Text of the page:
With its dubious hero a capital-punishment abolitionist who's sitting on death row, and its brooding themes of duty and remorse, The Life of David Gale is at once about as high-concept and low-gloss as Hollywood dramas get. It's a cleverly scripted film of serious intent, but it's so over-engineered it ends up tying itself in knots.
Gale (Kevin Spacey) is an Austin, Texas, philosophy professor. One day he's lecturing on Jacques Lacan's theories about living a meaningful life; the next, it seems, he's awaiting lethal injection for the rape and murder of close friend Constance Harraway (Laura Linney), who was also his colleague in DeathWatch, a shoestring operation fighting executions in the state that does them most. Just days before his own expiration date, the previously mum Gale requests an interview with magazine reporter Bitsey Bloom (Kate Winslet), a hard-nosed type puzzled why she was chosen.
Partly, it's so Gale has an excuse to tell us his story: How he lost most everything when a vengeful co-ed framed him for rape, and then what little was left after a conviction for Harraway's brutal rape and murder. But he also wants Bloom to clear his name -- if not to save him, then only to repair his memory for the benefit of his preschool-age son, now living with his estranged wife in Spain.
The script, written by a former philo prof named Charles Reynolds, sketches the familiar arguments for and against the death penalty, plus some less familiar ones (such as the crappy legal representation the accused are often stuck with). It also tosses out a passel of Eye-for-an-Eye Trading Card Co. facts (most states without a death penalty have lower murder rates than those that do; 66 percent of Americans back capital punishment).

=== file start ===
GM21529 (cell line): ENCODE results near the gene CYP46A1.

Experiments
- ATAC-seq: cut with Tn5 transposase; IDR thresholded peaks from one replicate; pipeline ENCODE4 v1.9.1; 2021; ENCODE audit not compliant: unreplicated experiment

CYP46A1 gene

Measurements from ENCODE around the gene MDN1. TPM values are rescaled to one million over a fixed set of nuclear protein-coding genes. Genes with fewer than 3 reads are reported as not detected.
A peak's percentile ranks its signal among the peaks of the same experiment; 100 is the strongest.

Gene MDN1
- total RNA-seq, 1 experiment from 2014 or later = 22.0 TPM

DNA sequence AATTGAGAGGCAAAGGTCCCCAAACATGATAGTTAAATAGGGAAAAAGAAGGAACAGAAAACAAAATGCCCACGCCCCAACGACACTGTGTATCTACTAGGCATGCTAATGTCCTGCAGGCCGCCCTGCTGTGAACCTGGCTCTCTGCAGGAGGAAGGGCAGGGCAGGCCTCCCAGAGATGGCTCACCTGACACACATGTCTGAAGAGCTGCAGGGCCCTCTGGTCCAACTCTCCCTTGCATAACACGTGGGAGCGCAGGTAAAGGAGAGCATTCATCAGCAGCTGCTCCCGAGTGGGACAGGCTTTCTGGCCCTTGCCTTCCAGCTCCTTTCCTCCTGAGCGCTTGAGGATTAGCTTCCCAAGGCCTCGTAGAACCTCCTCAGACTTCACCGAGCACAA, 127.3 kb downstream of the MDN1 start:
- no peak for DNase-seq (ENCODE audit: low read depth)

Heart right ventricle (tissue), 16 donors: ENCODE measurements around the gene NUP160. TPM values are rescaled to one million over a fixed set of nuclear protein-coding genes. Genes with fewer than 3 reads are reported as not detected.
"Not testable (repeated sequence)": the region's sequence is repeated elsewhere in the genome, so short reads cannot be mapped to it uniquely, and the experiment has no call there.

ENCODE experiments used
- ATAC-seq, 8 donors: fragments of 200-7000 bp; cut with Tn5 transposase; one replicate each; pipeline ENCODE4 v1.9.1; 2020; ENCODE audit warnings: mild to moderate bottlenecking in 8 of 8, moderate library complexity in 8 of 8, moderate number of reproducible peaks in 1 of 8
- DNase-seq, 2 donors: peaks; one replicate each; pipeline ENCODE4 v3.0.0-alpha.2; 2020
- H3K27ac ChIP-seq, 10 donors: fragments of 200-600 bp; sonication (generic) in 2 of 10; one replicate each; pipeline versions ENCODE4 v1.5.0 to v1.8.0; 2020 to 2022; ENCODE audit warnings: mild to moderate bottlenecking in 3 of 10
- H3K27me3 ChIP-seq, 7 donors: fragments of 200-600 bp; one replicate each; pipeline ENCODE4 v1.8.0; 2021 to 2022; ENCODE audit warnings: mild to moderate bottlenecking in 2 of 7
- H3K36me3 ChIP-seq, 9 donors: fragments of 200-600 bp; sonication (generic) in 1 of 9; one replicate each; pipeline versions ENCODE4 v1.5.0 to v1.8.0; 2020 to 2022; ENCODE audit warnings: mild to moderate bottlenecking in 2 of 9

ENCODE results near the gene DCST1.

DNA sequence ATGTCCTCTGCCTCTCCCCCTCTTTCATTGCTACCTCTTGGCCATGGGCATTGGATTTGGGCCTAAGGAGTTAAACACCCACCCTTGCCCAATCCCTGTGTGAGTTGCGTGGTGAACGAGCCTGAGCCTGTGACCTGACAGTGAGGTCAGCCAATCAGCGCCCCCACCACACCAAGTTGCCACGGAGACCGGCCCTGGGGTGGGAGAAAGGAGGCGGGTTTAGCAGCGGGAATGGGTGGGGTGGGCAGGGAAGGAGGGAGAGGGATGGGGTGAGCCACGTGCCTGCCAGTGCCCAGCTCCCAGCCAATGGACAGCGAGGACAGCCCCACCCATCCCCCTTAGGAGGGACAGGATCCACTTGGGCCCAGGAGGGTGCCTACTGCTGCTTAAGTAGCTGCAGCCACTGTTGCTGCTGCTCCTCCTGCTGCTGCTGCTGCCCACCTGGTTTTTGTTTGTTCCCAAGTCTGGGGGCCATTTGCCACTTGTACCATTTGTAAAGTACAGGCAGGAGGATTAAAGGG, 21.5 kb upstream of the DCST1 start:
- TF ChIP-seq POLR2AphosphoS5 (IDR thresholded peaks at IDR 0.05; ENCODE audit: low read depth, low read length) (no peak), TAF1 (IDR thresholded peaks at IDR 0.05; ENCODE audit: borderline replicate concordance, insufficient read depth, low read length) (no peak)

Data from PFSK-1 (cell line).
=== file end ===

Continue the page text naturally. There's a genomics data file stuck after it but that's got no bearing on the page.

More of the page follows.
Still, as directed by Alan Parker, who most recently filmed the somber memoir Angela's Ashes, The Life of David Gale ultimately feels less like the death-row thriller it's marketed as and more like a story of personal redemption. Gale, after all, is a family man who's also an alcoholic and an adulterer; even his abolitionism is informed by his egotism, one of many nice touches in Reynolds' literate script. Gale has much to atone for, not least failing his own ideals.
Indeed, where the film feels most forced is (forgive me) in the execution. That's partly because Spacey doesn't for a second convince me Gale is a doting dad or an enthusiastic cheater. He's uninteresting in his interview scenes with the competent Kate Winslet, though somewhat better with the vibrant Linney; in any case, his is a mannered, technique-y performance, and it repeatedly drains the life out of the movie.
Then there's the film's outlandish ending, by which time you'll be feeling either pleasantly full of its plethoric plot and factoids, or else kind of worn out -- just in time to witness what has to be cinema's most novel combination of snuff film and social activism. * * 1/2